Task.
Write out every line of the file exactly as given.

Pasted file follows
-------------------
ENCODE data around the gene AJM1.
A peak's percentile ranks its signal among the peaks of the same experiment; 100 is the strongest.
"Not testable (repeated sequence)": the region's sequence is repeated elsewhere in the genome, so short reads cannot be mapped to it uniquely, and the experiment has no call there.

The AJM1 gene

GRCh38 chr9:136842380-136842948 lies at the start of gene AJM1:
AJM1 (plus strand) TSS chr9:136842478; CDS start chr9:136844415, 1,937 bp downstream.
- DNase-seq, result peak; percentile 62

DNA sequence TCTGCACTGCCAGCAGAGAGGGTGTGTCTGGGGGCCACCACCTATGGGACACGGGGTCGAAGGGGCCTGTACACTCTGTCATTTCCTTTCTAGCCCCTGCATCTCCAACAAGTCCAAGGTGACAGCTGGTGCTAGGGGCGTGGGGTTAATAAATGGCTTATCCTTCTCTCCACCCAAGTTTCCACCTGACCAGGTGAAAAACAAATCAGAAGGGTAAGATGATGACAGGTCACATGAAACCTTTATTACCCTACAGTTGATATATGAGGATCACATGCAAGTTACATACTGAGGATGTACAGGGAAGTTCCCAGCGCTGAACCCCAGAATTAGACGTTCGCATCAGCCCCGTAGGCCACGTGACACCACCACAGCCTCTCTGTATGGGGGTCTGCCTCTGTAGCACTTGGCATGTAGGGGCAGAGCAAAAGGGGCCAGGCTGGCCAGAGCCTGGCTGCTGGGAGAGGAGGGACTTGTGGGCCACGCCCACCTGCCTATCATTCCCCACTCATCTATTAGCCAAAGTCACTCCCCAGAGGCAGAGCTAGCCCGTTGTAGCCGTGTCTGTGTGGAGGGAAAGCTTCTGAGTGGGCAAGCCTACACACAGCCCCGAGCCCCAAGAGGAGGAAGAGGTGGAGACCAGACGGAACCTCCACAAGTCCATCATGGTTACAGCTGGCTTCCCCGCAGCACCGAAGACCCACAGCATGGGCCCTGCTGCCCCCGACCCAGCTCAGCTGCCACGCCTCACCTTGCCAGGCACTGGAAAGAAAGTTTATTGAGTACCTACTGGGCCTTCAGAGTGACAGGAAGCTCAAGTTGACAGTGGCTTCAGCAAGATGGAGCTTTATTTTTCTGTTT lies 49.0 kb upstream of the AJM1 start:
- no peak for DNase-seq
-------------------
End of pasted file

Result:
ENCODE data around the gene AJM1.
A peak's percentile ranks its signal among the peaks of the same experiment; 100 is the strongest.
"Not testable (repeated sequence)": the region's sequence is repeated elsewhere in the genome, so short reads cannot be mapped to it uniquely, and the experiment has no call there.

The AJM1 gene

GRCh38 chr9:136842380-136842948 lies at the start of gene AJM1:
AJM1 (plus strand) TSS chr9:136842478; CDS start chr9:136844415, 1,937 bp downstream.
- DNase-seq, result peak; percentile 62

DNA sequence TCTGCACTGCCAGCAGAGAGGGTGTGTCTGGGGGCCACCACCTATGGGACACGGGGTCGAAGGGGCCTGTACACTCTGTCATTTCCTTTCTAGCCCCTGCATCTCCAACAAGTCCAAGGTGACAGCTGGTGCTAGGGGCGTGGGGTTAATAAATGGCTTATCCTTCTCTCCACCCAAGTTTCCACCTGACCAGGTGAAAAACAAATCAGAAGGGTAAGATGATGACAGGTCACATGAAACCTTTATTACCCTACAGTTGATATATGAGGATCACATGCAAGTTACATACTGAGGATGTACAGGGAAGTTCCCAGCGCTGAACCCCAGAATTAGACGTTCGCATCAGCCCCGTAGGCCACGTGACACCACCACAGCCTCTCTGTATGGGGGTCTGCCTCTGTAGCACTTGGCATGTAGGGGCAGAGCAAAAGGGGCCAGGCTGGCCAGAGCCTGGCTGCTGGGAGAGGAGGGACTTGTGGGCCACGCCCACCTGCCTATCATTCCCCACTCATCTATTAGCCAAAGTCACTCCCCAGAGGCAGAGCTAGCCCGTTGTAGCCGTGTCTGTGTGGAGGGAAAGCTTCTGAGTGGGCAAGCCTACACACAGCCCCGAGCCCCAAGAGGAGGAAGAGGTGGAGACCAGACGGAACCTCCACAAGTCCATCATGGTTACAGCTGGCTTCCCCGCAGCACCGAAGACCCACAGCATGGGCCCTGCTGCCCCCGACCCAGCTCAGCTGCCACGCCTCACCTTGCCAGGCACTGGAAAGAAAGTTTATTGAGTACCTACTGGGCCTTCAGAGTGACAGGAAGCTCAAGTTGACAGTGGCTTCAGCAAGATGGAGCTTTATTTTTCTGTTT lies 49.0 kb upstream of the AJM1 start:
- no peak for DNase-seq